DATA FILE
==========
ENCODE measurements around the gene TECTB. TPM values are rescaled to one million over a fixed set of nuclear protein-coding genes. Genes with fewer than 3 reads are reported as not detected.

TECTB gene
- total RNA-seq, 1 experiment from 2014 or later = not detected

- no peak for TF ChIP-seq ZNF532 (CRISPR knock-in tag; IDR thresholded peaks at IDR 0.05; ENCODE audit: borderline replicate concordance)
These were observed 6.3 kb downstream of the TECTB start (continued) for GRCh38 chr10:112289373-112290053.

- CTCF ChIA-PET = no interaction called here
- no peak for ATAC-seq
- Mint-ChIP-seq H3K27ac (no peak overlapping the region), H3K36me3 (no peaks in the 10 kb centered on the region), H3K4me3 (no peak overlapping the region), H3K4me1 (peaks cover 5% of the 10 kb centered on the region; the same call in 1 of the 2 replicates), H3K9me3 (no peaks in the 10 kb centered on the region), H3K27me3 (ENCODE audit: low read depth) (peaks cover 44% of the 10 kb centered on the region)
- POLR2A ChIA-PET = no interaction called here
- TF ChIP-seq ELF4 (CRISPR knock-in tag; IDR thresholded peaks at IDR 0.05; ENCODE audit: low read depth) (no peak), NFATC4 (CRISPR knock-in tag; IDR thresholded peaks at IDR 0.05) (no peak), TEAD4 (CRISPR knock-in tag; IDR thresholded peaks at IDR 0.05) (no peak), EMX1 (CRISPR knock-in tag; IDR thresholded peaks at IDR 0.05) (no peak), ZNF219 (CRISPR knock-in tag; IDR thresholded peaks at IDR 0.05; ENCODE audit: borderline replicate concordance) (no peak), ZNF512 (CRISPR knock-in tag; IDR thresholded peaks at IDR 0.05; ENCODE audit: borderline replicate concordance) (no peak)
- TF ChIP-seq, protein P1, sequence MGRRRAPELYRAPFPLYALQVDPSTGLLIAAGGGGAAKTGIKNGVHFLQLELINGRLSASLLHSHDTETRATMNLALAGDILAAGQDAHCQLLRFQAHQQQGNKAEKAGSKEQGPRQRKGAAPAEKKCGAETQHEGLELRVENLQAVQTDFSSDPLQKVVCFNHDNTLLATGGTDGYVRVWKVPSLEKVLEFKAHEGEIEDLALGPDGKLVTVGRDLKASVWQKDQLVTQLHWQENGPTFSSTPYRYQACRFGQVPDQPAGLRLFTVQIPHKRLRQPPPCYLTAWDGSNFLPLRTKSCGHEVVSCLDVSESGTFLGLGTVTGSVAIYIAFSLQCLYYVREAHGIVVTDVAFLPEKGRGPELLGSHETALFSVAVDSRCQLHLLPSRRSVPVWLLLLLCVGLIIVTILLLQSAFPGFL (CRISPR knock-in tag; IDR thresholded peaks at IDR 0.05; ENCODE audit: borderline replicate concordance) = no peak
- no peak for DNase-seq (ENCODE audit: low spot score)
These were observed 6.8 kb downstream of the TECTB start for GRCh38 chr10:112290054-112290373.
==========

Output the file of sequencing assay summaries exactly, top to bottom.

ENCODE measurements around the gene TECTB. TPM values are rescaled to one million over a fixed set of nuclear protein-coding genes. Genes with fewer than 3 reads are reported as not detected.

TECTB gene
- total RNA-seq, 1 experiment from 2014 or later = not detected

- no peak for TF ChIP-seq ZNF532 (CRISPR knock-in tag; IDR thresholded peaks at IDR 0.05; ENCODE audit: borderline replicate concordance)
These were observed 6.3 kb downstream of the TECTB start (continued) for GRCh38 chr10:112289373-112290053.

- CTCF ChIA-PET = no interaction called here
- no peak for ATAC-seq
- Mint-ChIP-seq H3K27ac (no peak overlapping the region), H3K36me3 (no peaks in the 10 kb centered on the region), H3K4me3 (no peak overlapping the region), H3K4me1 (peaks cover 5% of the 10 kb centered on the region; the same call in 1 of the 2 replicates), H3K9me3 (no peaks in the 10 kb centered on the region), H3K27me3 (ENCODE audit: low read depth) (peaks cover 44% of the 10 kb centered on the region)
- POLR2A ChIA-PET = no interaction called here
- TF ChIP-seq ELF4 (CRISPR knock-in tag; IDR thresholded peaks at IDR 0.05; ENCODE audit: low read depth) (no peak), NFATC4 (CRISPR knock-in tag; IDR thresholded peaks at IDR 0.05) (no peak), TEAD4 (CRISPR knock-in tag; IDR thresholded peaks at IDR 0.05) (no peak), EMX1 (CRISPR knock-in tag; IDR thresholded peaks at IDR 0.05) (no peak), ZNF219 (CRISPR knock-in tag; IDR thresholded peaks at IDR 0.05; ENCODE audit: borderline replicate concordance) (no peak), ZNF512 (CRISPR knock-in tag; IDR thresholded peaks at IDR 0.05; ENCODE audit: borderline replicate concordance) (no peak)
- TF ChIP-seq, protein P1, sequence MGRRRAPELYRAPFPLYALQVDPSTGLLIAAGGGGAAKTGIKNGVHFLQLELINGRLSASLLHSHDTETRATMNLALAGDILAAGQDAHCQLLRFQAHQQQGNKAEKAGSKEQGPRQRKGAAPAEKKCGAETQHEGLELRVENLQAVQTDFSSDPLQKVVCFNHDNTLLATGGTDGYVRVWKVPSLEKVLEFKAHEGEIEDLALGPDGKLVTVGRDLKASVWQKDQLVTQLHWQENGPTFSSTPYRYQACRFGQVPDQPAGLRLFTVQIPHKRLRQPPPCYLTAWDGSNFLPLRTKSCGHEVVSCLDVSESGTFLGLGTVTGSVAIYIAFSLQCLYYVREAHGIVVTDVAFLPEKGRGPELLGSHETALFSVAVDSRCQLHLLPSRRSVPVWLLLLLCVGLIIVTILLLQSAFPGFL (CRISPR knock-in tag; IDR thresholded peaks at IDR 0.05; ENCODE audit: borderline replicate concordance) = no peak
- no peak for DNase-seq (ENCODE audit: low spot score)
These were observed 6.8 kb downstream of the TECTB start for GRCh38 chr10:112290054-112290373.